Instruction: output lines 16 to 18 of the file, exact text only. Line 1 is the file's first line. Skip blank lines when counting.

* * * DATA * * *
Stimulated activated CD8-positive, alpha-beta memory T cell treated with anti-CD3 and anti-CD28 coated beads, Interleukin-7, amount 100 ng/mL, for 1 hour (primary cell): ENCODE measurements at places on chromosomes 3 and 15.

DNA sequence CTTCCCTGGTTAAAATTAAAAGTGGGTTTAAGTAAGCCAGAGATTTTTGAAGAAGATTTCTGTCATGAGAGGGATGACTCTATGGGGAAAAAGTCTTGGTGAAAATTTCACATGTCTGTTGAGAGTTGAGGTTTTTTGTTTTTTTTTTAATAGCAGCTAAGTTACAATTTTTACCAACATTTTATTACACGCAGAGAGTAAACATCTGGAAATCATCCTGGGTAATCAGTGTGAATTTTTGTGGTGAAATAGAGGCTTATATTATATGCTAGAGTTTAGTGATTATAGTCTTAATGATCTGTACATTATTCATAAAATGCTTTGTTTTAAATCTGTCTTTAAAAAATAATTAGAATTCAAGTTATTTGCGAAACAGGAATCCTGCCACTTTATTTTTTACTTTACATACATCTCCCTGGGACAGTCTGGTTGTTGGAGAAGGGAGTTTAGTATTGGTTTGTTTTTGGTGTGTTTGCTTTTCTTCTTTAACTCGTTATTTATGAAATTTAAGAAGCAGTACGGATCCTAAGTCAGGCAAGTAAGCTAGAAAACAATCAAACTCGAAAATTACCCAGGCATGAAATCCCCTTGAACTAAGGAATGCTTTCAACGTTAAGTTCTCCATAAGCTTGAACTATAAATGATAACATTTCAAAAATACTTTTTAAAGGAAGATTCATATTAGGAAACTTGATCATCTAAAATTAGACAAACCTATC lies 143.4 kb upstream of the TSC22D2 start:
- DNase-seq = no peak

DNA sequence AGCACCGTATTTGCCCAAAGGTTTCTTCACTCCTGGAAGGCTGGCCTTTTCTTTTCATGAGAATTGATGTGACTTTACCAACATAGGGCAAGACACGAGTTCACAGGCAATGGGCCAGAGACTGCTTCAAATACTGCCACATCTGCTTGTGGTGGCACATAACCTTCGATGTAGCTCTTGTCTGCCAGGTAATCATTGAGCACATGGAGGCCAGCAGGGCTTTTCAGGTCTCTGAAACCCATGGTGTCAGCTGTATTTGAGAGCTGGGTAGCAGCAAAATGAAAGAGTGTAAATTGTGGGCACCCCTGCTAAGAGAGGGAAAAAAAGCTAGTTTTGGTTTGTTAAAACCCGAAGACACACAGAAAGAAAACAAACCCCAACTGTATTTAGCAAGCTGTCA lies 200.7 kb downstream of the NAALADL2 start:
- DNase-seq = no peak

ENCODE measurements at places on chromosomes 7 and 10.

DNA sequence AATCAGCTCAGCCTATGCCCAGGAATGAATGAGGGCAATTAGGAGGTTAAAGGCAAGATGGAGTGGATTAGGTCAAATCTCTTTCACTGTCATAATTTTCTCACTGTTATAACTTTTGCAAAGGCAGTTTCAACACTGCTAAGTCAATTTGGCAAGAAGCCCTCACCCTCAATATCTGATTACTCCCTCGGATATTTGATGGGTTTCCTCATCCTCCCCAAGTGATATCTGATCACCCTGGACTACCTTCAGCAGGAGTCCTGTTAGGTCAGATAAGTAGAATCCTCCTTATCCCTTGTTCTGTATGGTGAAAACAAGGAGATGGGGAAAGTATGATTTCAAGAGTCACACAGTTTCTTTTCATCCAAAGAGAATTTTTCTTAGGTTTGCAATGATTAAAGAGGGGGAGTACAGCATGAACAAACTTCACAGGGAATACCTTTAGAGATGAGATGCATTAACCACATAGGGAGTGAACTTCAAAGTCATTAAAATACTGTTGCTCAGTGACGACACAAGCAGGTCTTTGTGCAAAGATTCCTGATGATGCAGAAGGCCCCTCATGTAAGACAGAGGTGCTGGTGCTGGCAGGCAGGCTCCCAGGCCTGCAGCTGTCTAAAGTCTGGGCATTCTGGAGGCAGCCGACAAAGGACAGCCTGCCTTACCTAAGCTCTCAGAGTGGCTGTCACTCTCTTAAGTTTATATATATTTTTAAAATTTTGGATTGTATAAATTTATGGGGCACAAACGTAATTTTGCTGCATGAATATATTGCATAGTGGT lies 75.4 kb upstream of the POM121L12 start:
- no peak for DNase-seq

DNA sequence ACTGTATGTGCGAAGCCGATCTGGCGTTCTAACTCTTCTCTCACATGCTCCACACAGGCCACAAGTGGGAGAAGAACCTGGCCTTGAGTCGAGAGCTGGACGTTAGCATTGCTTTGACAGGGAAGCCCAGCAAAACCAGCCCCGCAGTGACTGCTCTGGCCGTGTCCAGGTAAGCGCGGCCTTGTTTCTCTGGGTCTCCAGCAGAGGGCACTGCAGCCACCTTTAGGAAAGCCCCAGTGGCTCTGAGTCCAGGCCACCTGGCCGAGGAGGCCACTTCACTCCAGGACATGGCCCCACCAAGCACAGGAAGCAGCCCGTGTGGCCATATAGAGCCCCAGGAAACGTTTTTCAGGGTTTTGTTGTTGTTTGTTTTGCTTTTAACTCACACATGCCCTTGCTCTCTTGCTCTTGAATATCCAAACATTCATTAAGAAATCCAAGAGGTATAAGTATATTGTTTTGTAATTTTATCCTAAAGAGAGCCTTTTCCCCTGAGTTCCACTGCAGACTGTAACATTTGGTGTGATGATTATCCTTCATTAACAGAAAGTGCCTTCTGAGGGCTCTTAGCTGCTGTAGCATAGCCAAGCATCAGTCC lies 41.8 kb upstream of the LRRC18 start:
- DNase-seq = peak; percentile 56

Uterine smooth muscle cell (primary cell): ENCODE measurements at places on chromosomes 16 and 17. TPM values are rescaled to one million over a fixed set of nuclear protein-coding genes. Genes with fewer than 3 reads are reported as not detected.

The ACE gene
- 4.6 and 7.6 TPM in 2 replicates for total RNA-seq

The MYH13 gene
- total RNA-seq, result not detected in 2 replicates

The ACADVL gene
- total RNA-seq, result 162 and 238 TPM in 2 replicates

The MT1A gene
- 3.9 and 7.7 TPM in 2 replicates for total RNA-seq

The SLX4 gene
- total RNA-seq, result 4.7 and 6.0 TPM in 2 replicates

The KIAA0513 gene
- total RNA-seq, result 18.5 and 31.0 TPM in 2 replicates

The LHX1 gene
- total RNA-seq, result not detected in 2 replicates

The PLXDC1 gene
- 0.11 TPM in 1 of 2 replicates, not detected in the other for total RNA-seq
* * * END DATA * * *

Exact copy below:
The ACADVL gene
- total RNA-seq, result 162 and 238 TPM in 2 replicates

The MT1A gene